As you might have gathered from ‘the photos’ section, despite having thousands of tourists pass through their cities each year, India still hasn’t grasped the normalcy of white tourists. You are going to be stared at like the star attraction in a zoo. Crowds will gather around you, people will brazenly stand as close to you as they can while examining every inch of you without shame. Men and women will stop in their tracks and gawk, entire train carriages will turn and stare for hours and people will thrust their babies at you to touch. 

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You think I’m exaggerating but trust me it cannot be exaggerated. I have never experienced anything like it. Staring is also not considered rude in India so catching someone staring will probably just increase the want to stare more. You will feel like a freak show or a celebrity or maybe both but ultimately our advice is learn to ignore it. It’s not malicious, it’s just curiosity at its peak and you’re giving them a good story to write home about. The only exception for this is sometimes found by women, leading to our more serious point below… 

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The Misogyny
 

While everything else is forgivable as part of Indian culture, something female and male travellers are going to struggle with is the misogyny that is rife in India. The sad fact of the matter is India is extremely behind the times in terms of gender equality. Beyonce’s empowering song ‘Who Runs the World’ would sadly be answered with ‘men’ in India. Women have to cover up completely to save their honour (albeit they get to cover up in beautiful saris), are often confined to domestic chores, rarely handle money and are essentially raised to get married (with a dowry) and become a wife with primarily household chores. There are – of course- exceptions to this with husband and wife working lovingly alongside one another but it is rare and it’s more common for women to be given bats at their wedding to protect themselves against abusive husbands than it is for them to be given a respectful, equal marriage. 

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Something female travellers will also have to struggle with on a personal level is the attention they will draw from not all but most male locals. While white males will be stared at before having their hands shook or have a brief friendly talk, female travellers will get much more sexually charged attention. I often found that while Fitz was greeted and complimented, I was ignored and slowly undressed by the tens of eyes that rested on my boobs and bum. I often wasn’t addressed or even acknowledged, with the term objectification taken to a whole new, very literal level.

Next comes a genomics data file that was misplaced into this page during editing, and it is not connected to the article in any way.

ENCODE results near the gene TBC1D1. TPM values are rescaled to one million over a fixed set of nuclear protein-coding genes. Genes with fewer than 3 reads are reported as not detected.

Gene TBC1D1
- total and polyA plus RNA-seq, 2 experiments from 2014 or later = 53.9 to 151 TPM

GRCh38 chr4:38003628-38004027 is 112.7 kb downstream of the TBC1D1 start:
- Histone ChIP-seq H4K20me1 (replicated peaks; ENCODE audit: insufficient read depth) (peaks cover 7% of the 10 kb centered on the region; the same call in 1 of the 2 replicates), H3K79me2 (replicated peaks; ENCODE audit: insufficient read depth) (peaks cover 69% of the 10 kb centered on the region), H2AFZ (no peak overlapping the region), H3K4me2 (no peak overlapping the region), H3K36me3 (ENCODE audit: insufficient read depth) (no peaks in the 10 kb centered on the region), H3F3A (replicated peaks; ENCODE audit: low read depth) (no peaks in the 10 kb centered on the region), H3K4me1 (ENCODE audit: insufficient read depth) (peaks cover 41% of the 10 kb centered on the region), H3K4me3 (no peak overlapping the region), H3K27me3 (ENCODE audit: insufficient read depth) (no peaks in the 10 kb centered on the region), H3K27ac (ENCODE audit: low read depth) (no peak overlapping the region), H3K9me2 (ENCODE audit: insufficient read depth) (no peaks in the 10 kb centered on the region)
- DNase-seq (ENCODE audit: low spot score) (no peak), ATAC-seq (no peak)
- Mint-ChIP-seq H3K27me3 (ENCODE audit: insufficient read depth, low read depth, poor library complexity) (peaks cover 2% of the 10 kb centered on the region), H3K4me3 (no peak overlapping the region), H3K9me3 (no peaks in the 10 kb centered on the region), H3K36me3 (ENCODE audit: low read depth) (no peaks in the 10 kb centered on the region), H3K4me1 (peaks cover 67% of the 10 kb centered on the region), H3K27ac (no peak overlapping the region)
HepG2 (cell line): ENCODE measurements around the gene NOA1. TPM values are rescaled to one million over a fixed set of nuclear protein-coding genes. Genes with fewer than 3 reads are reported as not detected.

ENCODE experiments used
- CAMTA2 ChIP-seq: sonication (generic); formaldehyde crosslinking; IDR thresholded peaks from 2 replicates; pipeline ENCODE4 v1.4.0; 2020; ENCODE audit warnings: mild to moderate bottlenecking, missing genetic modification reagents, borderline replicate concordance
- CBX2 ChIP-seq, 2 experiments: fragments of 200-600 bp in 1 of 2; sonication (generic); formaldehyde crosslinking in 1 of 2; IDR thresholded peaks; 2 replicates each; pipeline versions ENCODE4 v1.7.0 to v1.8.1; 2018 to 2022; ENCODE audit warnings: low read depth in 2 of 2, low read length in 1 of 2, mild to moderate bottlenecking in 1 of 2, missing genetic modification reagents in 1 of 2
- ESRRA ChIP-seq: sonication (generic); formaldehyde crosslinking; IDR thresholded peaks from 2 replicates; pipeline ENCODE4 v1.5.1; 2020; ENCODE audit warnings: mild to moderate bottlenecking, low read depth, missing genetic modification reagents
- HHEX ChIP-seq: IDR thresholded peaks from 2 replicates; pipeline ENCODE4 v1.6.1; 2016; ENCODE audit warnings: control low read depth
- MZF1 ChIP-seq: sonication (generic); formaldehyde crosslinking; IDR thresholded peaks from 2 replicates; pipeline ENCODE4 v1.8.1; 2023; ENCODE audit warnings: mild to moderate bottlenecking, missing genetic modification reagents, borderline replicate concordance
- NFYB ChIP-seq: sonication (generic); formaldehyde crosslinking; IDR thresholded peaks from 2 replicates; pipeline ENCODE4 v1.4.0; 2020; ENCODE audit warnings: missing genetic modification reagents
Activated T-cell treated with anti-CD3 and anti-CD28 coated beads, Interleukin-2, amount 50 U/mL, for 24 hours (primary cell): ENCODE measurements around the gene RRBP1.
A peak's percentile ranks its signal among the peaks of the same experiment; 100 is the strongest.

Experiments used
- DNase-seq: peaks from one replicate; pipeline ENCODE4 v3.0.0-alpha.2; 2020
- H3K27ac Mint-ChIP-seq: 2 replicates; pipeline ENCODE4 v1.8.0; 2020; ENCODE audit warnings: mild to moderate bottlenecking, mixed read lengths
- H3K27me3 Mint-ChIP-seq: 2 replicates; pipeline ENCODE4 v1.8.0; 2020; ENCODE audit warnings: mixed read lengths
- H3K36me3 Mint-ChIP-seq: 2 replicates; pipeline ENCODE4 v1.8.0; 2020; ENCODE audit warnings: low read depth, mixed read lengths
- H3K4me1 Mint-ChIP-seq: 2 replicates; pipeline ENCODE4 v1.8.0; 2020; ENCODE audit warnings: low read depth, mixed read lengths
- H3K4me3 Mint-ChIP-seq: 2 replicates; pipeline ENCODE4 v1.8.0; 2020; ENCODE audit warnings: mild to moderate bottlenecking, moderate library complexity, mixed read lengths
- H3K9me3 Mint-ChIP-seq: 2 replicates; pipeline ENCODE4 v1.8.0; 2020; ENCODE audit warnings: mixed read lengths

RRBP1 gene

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It is unfortunately the issue in being white and female. Many travellers claim it’s because the only exposure Indians have to white women is porn (all their films come from Bollywood of course) which means white women are instantly assumed to be dishonourable and therefore sinful free-for-alls. Whether this is the case or not, it is a fact that no matter how much you cover up, you will be stared at as if you are walking down the road in a bright yellow polka dot bikini. 

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This isn’t something to put you off coming but you do need to be aware of it and there are ways to minimise the risk of it turning into anything more than staring. If you have the option, I would suggest taking a male companion. While it’s sad that it’s necessary, in a sexist country it does make the difference between being harassed by a group of teens and being left in peace. 

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If you don’t have a male companion (or don’t want one) travelling in groups of girls is also safer. 3 or more wont get harassed half as much (though you will get 3x the stares) and we’ve had friends travel in groups of 2 and been absolutely fine.

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If you are travelling on your own, we met plenty of girls doing the same who loved it – they just ensured they were extra vigilant in booking upper bunks on trains, not going out alone late at night, and sometimes having small pocket knives just in case a situation turned sour. Safety first 👊🏻. 

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India has a long way to come in terms of respect for their local women and western tourists. However my memories of India are only of those we met along the way who were kind and considerate with plenty of locals, taxi drivers and good samaritans who totally proved respect is out there and you’re not alone ❤️. Stay safe, stay vigilant and India will give you exactly what you’re looking for 🙏🏻.